Disturbing, heart wrenching, powerful, and shattering. A Muslim lawyer takes on the hardest legal case of her career and finds the lines between professional and personal slipping as she defends a disabled white girl in her accusation of rape against four local Muslim boys. This is not a casual read by any description, but it is an extremely powerful one.
A court case surrounding a "he said, she said" rape trial with the added complexities of disability and racial tensions? Yeah, we went there. And it was as messy as you can imagine it to be.
Jodie is a a 16-year-old white girl with facial deformities and a story to tell. When she walks into the Artemis House, a legal institution that provides council to women, and tells her story... it's shocking. In it, she accuses 4 Muslim boys from her high school of violence and sexual assault.
Zara, a Muslim herself, is Jodie's case worker. She believes Jodie and vows to defend her no matter the cost.
However, Zara herself is dealing with several personal issues during this time as well. Her family life is shattered: when Zara flees her husband's family and a bad arranged marriage, she's branded negatively by the local Muslim community. Her family is upset at her lack of tradition, her lack of subservience, her mental fortitude and independence.
Adding this sexual assault trial against "their" boys does not help matters.
It also doesn't help that Zara's struggling with her emotional state and her dependence on prescription drugs. When life throws you curveballs, why not take a chill pill? When one becomes two becomes more.... Zara's sinking here too.
And then more things come out about the case, and Jodie's story...
Just who, exactly, is telling the truth?
It's a testament to the author's talent that she evokes such strong themes and visceral reactions to her story. For that reason, Kia Abdullah is one my list to watch for future books. While I think I'm done with sexual assault themes in novels for good—NOT the fault of this book, but something I've learned through trial and error this year is not a good topic for me to consume for personal reasons—this was an extremely powerful and well-told story.
One of the strongest elements of this novel is the balancing act between the two storylines and the actual truth. Like most court cases, the truth lies somewhere in the middle. I appreciated the author's deft handling of the plot's conclusion... especially as it would have been so easy to misstep and deliver one of the more expected outcomes.
This is the kind of novel that continuously asks you, the reader, to check yourself. Are you experiencing bias by wishing for this outcome or the other? Who are you siding with, and why? How do you respond to Zara's personal quagmires? Just who exactly is "winning" here, or are there no winners?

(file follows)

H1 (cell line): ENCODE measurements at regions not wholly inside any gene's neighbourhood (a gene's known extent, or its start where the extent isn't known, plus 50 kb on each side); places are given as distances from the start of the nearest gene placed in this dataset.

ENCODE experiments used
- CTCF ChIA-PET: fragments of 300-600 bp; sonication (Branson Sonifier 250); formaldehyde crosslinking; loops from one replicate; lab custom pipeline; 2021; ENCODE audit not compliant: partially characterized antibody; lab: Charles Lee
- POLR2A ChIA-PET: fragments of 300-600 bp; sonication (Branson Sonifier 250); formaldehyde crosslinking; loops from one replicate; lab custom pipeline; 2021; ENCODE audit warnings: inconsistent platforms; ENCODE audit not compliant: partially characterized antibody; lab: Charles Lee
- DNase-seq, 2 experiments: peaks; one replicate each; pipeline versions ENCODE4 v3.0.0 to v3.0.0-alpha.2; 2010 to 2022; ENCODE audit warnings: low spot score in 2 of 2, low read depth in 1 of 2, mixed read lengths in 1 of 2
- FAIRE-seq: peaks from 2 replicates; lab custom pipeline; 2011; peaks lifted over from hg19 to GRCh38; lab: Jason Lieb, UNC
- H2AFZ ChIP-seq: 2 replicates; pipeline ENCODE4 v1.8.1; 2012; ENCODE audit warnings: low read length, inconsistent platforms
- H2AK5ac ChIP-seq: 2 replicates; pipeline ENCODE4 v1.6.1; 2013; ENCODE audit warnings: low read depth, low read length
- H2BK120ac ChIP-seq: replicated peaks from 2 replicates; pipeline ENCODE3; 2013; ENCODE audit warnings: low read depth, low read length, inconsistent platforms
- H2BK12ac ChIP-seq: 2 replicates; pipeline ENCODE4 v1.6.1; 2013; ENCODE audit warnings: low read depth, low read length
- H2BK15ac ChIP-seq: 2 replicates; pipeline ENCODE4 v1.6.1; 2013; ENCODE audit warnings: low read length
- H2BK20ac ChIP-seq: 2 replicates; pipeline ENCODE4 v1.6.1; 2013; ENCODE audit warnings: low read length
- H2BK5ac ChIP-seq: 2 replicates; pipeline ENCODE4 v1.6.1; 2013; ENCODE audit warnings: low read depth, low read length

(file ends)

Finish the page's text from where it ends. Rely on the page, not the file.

A complex book. Recommended reading for all readers of the genre and, honestly, other adult fiction readers too. A powerful story that deserves a wide audience.
Thank you to St Martins Press for my copy in exchange for an honest review.
A singular, comedic novel about a 20-something woman on the spectrum with a lot of things she doesn't like that could probably be summarized as: Other People.
Dialogue/Formatting: ★★ Not for me
Big Girl, Small Town is a very unique read. For one, it's extremely funny if you like your humor with some bite and darker edges. For another, it is an extremely compelling character study. While I personally had some issues with the formatting, I think this is a stunning debut by an Irish author to watch.
Majella is a 20-something young woman living in a small Northern Ireland border town with her alcoholic mother. She has a job, she has strong likes and dislikes, and most importantly she has a lot of opinions about the world around her.
Told over the span of one week's time, almost down to the minute-to-minute experience, we live Majella's structured existence with her and discover a few things along the way. It's a quirky, over-the-top yet poignant slice of life read with a LOT crammed into its pages.
What will Majella's week bring her? And will she like it?
Majella is a character that will stay with me for a long, long time—and that's a good thing. The author's ability to bring Majella to stunning, technicolor life is something to be admired these days in fiction. I look forward to this author's future works almost solely because of this. Characters are the backbone of every story, and this one's backbone is STRONG.
Besides the glowing positives, I will say that I, as a personal reader, struggled with the formatting and structure of the book. For one, it uses dashes for dialogue instead of quote marks. Yes, I know that seems super minor, but it's not to my preference and therefore it took a while to get into the novel... and I want to highlight it for other readers who may also need the warning. The structural issue I had was in relation to the plot's pacing—living the one week in extreme detail with Majella was a bit tiring for me. I'm used to more breaks from my main characters, and used to more time progressing. Again, complete personal preference!
However, personal notes aside, this is a stunning debut and I would encourage other general fiction readers to give this one a try!
Thank you to Algonquin Books for my copy in exchange for an honest review.
Amy Imogene Reads
Just someone looking for her own door into Wonderland.